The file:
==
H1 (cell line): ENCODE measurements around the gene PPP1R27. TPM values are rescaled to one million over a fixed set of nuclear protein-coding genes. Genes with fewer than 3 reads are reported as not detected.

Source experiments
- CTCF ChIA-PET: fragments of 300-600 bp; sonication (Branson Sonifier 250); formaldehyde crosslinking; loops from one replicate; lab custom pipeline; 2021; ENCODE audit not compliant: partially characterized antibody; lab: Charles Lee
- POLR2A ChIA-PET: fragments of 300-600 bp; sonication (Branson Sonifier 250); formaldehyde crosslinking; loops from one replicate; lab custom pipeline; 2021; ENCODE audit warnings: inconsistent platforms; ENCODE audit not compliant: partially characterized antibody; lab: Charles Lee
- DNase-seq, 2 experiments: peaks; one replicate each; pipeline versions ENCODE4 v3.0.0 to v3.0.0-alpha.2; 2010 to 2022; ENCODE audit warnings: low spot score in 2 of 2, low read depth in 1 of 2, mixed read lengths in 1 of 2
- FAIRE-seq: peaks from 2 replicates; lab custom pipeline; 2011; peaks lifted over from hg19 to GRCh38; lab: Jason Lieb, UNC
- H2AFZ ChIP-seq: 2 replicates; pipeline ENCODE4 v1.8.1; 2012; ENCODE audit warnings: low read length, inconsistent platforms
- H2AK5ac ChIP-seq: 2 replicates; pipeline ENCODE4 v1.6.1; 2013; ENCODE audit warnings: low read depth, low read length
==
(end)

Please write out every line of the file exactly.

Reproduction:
H1 (cell line): ENCODE measurements around the gene PPP1R27. TPM values are rescaled to one million over a fixed set of nuclear protein-coding genes. Genes with fewer than 3 reads are reported as not detected.

Source experiments
- CTCF ChIA-PET: fragments of 300-600 bp; sonication (Branson Sonifier 250); formaldehyde crosslinking; loops from one replicate; lab custom pipeline; 2021; ENCODE audit not compliant: partially characterized antibody; lab: Charles Lee
- POLR2A ChIA-PET: fragments of 300-600 bp; sonication (Branson Sonifier 250); formaldehyde crosslinking; loops from one replicate; lab custom pipeline; 2021; ENCODE audit warnings: inconsistent platforms; ENCODE audit not compliant: partially characterized antibody; lab: Charles Lee
- DNase-seq, 2 experiments: peaks; one replicate each; pipeline versions ENCODE4 v3.0.0 to v3.0.0-alpha.2; 2010 to 2022; ENCODE audit warnings: low spot score in 2 of 2, low read depth in 1 of 2, mixed read lengths in 1 of 2
- FAIRE-seq: peaks from 2 replicates; lab custom pipeline; 2011; peaks lifted over from hg19 to GRCh38; lab: Jason Lieb, UNC
- H2AFZ ChIP-seq: 2 replicates; pipeline ENCODE4 v1.8.1; 2012; ENCODE audit warnings: low read length, inconsistent platforms
- H2AK5ac ChIP-seq: 2 replicates; pipeline ENCODE4 v1.6.1; 2013; ENCODE audit warnings: low read depth, low read length